(AP) — Southern Indiana’s sprawling Hoosier National Forest is ending the year-round cave closures officials imposed nearly a decade ago to protect hibernating bats from a deadly disease.
The policy barring the public from caves in the 200,000-acre (81,000-hectare) national forest took effect in 2009 to combat the spread of white-nose syndrome. That fungal disease has killed millions of bats in the U.S. and Canada.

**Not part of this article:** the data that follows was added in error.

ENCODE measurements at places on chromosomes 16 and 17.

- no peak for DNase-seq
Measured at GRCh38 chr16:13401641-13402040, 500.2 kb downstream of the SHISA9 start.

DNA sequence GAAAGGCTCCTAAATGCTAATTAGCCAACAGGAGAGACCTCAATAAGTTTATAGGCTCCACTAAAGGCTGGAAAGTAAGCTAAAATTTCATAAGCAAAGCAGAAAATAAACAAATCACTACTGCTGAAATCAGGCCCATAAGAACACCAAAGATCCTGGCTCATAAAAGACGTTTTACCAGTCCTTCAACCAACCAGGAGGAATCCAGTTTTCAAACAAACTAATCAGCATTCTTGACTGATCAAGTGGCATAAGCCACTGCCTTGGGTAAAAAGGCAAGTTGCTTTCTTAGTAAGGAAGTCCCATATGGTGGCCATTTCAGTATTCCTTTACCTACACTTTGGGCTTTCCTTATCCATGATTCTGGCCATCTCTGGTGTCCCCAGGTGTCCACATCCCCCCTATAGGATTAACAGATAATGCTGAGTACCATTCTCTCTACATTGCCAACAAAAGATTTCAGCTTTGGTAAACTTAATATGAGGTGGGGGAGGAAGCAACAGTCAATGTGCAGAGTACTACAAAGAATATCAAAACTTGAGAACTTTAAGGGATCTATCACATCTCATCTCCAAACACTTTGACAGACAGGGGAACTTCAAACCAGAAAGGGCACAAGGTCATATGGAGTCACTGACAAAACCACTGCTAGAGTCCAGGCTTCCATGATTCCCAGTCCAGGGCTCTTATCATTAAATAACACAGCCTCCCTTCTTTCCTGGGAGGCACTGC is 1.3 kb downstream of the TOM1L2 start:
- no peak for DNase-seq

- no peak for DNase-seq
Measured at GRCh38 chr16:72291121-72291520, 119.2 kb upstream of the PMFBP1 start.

But The (Jasper) Herald reports officials announced Thursday that the national forest’s caves will now be open to the public May 1 through Aug. 31 each year and closed Sept. 1 through April 30.
While the fungal disease remains a serious issue, biologists determined that since it has spread throughout Indiana, neighboring states and beyond, closing the caves year-round wasn’t an effective means of protecting the bats.